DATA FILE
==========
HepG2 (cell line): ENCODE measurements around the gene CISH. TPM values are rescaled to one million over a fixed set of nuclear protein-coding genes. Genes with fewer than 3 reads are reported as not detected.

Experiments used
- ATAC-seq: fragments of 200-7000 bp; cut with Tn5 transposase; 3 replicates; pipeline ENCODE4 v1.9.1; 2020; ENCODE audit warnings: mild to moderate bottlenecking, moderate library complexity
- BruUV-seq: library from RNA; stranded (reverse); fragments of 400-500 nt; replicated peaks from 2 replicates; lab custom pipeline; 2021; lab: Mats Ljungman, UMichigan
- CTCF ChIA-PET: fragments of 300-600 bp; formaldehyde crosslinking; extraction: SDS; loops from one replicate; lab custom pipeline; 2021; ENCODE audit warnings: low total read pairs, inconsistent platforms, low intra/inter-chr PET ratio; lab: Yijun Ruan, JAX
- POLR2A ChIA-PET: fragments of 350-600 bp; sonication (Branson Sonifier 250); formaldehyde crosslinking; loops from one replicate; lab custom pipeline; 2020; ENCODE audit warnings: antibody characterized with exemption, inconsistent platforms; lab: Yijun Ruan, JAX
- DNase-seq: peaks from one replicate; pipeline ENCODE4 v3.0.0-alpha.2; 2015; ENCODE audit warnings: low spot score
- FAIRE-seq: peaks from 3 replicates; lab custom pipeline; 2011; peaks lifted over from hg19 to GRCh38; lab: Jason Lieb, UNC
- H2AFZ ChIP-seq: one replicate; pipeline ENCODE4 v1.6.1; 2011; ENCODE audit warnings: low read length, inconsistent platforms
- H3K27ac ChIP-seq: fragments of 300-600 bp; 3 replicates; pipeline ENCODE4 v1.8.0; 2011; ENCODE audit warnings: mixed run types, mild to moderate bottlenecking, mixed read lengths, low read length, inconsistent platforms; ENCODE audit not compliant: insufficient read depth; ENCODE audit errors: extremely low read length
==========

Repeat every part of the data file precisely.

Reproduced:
HepG2 (cell line): ENCODE measurements around the gene CISH. TPM values are rescaled to one million over a fixed set of nuclear protein-coding genes. Genes with fewer than 3 reads are reported as not detected.

Experiments used
- ATAC-seq: fragments of 200-7000 bp; cut with Tn5 transposase; 3 replicates; pipeline ENCODE4 v1.9.1; 2020; ENCODE audit warnings: mild to moderate bottlenecking, moderate library complexity
- BruUV-seq: library from RNA; stranded (reverse); fragments of 400-500 nt; replicated peaks from 2 replicates; lab custom pipeline; 2021; lab: Mats Ljungman, UMichigan
- CTCF ChIA-PET: fragments of 300-600 bp; formaldehyde crosslinking; extraction: SDS; loops from one replicate; lab custom pipeline; 2021; ENCODE audit warnings: low total read pairs, inconsistent platforms, low intra/inter-chr PET ratio; lab: Yijun Ruan, JAX
- POLR2A ChIA-PET: fragments of 350-600 bp; sonication (Branson Sonifier 250); formaldehyde crosslinking; loops from one replicate; lab custom pipeline; 2020; ENCODE audit warnings: antibody characterized with exemption, inconsistent platforms; lab: Yijun Ruan, JAX
- DNase-seq: peaks from one replicate; pipeline ENCODE4 v3.0.0-alpha.2; 2015; ENCODE audit warnings: low spot score
- FAIRE-seq: peaks from 3 replicates; lab custom pipeline; 2011; peaks lifted over from hg19 to GRCh38; lab: Jason Lieb, UNC
- H2AFZ ChIP-seq: one replicate; pipeline ENCODE4 v1.6.1; 2011; ENCODE audit warnings: low read length, inconsistent platforms
- H3K27ac ChIP-seq: fragments of 300-600 bp; 3 replicates; pipeline ENCODE4 v1.8.0; 2011; ENCODE audit warnings: mixed run types, mild to moderate bottlenecking, mixed read lengths, low read length, inconsistent platforms; ENCODE audit not compliant: insufficient read depth; ENCODE audit errors: extremely low read length